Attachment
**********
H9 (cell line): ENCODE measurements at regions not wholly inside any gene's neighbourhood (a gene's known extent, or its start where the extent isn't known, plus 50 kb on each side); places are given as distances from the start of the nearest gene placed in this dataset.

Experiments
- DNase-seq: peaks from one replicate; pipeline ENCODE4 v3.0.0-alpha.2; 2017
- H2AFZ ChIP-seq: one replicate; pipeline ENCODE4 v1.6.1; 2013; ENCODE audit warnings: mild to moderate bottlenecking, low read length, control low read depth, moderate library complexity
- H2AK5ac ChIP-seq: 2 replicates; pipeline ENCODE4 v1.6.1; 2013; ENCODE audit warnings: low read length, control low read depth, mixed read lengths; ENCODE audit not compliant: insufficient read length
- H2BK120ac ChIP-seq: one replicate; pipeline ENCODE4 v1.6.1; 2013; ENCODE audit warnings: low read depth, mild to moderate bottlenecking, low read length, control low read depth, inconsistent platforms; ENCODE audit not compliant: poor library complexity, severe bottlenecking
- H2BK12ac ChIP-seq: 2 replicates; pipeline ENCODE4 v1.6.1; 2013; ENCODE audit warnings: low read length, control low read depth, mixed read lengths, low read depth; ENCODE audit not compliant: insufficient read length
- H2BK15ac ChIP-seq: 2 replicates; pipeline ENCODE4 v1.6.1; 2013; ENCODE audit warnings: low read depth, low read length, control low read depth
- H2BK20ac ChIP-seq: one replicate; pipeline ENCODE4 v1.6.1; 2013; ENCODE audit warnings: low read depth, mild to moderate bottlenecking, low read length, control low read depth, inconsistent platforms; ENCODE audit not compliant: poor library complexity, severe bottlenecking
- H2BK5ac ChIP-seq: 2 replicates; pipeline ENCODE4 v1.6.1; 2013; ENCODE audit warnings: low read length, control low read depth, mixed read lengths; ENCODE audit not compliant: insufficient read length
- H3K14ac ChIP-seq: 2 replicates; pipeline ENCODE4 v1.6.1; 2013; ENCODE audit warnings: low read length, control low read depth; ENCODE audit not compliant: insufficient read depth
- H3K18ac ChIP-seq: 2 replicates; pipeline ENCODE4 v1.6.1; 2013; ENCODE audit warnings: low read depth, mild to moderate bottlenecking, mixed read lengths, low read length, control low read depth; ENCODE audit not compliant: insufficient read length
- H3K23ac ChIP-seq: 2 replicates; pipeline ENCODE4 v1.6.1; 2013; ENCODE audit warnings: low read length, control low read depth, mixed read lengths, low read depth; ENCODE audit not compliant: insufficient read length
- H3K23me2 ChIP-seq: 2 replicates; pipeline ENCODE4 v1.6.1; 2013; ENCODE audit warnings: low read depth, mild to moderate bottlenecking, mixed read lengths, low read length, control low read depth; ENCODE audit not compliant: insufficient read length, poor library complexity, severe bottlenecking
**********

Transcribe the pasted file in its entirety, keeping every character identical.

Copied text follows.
H9 (cell line): ENCODE measurements at regions not wholly inside any gene's neighbourhood (a gene's known extent, or its start where the extent isn't known, plus 50 kb on each side); places are given as distances from the start of the nearest gene placed in this dataset.

Experiments
- DNase-seq: peaks from one replicate; pipeline ENCODE4 v3.0.0-alpha.2; 2017
- H2AFZ ChIP-seq: one replicate; pipeline ENCODE4 v1.6.1; 2013; ENCODE audit warnings: mild to moderate bottlenecking, low read length, control low read depth, moderate library complexity
- H2AK5ac ChIP-seq: 2 replicates; pipeline ENCODE4 v1.6.1; 2013; ENCODE audit warnings: low read length, control low read depth, mixed read lengths; ENCODE audit not compliant: insufficient read length
- H2BK120ac ChIP-seq: one replicate; pipeline ENCODE4 v1.6.1; 2013; ENCODE audit warnings: low read depth, mild to moderate bottlenecking, low read length, control low read depth, inconsistent platforms; ENCODE audit not compliant: poor library complexity, severe bottlenecking
- H2BK12ac ChIP-seq: 2 replicates; pipeline ENCODE4 v1.6.1; 2013; ENCODE audit warnings: low read length, control low read depth, mixed read lengths, low read depth; ENCODE audit not compliant: insufficient read length
- H2BK15ac ChIP-seq: 2 replicates; pipeline ENCODE4 v1.6.1; 2013; ENCODE audit warnings: low read depth, low read length, control low read depth
- H2BK20ac ChIP-seq: one replicate; pipeline ENCODE4 v1.6.1; 2013; ENCODE audit warnings: low read depth, mild to moderate bottlenecking, low read length, control low read depth, inconsistent platforms; ENCODE audit not compliant: poor library complexity, severe bottlenecking
- H2BK5ac ChIP-seq: 2 replicates; pipeline ENCODE4 v1.6.1; 2013; ENCODE audit warnings: low read length, control low read depth, mixed read lengths; ENCODE audit not compliant: insufficient read length
- H3K14ac ChIP-seq: 2 replicates; pipeline ENCODE4 v1.6.1; 2013; ENCODE audit warnings: low read length, control low read depth; ENCODE audit not compliant: insufficient read depth
- H3K18ac ChIP-seq: 2 replicates; pipeline ENCODE4 v1.6.1; 2013; ENCODE audit warnings: low read depth, mild to moderate bottlenecking, mixed read lengths, low read length, control low read depth; ENCODE audit not compliant: insufficient read length
- H3K23ac ChIP-seq: 2 replicates; pipeline ENCODE4 v1.6.1; 2013; ENCODE audit warnings: low read length, control low read depth, mixed read lengths, low read depth; ENCODE audit not compliant: insufficient read length
- H3K23me2 ChIP-seq: 2 replicates; pipeline ENCODE4 v1.6.1; 2013; ENCODE audit warnings: low read depth, mild to moderate bottlenecking, mixed read lengths, low read length, control low read depth; ENCODE audit not compliant: insufficient read length, poor library complexity, severe bottlenecking